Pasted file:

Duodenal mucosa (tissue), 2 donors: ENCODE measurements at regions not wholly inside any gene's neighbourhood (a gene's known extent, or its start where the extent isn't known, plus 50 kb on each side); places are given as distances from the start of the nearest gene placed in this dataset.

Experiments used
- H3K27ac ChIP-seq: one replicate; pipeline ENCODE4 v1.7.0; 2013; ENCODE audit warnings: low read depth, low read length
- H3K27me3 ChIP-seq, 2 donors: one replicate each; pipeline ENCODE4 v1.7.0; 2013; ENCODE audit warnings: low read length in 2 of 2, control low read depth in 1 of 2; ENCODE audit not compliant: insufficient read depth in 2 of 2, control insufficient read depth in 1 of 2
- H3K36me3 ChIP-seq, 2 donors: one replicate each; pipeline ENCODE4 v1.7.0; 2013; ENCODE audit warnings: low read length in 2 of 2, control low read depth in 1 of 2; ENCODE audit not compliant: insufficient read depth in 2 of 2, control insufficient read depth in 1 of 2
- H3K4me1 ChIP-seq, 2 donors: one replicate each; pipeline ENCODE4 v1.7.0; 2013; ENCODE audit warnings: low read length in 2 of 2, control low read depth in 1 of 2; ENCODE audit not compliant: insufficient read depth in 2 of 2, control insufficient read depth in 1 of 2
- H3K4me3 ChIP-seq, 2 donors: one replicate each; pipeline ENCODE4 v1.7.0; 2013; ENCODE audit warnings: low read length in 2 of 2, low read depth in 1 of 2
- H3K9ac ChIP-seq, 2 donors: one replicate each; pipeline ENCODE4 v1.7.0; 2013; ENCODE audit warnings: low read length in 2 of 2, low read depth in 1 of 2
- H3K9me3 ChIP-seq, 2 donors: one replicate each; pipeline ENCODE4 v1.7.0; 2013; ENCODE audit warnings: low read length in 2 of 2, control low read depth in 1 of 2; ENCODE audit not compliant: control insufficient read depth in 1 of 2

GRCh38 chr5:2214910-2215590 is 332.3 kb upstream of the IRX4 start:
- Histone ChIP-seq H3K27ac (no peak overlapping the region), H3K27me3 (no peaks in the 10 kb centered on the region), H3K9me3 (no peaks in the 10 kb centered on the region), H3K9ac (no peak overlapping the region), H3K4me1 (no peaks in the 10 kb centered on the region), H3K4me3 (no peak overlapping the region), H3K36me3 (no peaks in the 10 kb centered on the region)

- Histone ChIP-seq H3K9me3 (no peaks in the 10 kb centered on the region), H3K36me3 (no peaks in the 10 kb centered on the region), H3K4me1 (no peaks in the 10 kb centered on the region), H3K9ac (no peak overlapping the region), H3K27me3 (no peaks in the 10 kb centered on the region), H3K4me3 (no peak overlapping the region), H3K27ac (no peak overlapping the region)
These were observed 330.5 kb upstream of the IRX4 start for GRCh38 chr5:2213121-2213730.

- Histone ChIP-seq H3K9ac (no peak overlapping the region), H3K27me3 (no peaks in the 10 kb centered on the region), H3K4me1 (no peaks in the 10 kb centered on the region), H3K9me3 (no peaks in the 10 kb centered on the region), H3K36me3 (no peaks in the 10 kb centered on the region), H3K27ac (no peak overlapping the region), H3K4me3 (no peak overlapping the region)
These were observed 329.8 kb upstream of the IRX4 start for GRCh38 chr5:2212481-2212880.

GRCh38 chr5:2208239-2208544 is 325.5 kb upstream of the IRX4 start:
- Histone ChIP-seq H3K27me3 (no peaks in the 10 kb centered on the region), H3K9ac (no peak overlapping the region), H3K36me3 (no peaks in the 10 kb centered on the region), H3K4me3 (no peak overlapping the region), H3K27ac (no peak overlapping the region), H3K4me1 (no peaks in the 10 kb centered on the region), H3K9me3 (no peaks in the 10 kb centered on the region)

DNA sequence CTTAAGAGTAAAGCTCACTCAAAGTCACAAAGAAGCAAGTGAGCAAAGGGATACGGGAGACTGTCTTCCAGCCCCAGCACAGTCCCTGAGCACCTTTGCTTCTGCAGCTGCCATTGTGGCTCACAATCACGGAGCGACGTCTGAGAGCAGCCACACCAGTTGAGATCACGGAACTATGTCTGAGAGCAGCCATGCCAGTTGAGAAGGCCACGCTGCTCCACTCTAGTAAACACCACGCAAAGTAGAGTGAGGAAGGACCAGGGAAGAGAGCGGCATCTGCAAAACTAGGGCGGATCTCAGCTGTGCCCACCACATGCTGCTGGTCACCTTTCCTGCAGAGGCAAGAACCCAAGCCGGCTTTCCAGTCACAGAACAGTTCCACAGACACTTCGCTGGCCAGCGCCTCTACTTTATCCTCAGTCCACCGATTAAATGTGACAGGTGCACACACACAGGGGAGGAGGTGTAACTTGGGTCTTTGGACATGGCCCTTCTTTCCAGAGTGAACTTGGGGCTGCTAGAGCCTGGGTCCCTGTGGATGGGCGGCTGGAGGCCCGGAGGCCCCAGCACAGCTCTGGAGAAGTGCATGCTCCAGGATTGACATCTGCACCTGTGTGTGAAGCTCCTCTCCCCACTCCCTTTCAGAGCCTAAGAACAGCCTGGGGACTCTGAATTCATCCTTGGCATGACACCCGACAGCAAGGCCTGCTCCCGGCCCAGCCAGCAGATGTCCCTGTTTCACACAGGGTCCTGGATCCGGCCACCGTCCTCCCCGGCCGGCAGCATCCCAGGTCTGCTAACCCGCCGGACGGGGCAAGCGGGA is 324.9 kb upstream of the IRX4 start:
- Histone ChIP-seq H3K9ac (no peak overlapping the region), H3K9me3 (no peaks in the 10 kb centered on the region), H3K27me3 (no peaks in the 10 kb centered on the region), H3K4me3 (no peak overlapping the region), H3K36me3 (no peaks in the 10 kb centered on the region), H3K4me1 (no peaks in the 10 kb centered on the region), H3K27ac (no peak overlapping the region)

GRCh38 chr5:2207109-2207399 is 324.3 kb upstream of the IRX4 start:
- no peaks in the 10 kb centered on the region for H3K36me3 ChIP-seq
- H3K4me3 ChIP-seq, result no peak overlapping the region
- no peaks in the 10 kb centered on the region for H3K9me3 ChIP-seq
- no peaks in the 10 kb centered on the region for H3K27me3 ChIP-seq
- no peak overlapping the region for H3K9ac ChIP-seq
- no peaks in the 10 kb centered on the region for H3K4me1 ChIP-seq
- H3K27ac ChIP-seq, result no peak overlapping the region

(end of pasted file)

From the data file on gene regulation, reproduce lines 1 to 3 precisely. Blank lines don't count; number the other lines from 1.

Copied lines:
Duodenal mucosa (tissue), 2 donors: ENCODE measurements at regions not wholly inside any gene's neighbourhood (a gene's known extent, or its start where the extent isn't known, plus 50 kb on each side); places are given as distances from the start of the nearest gene placed in this dataset.

Experiments used
- H3K27ac ChIP-seq: one replicate; pipeline ENCODE4 v1.7.0; 2013; ENCODE audit warnings: low read depth, low read length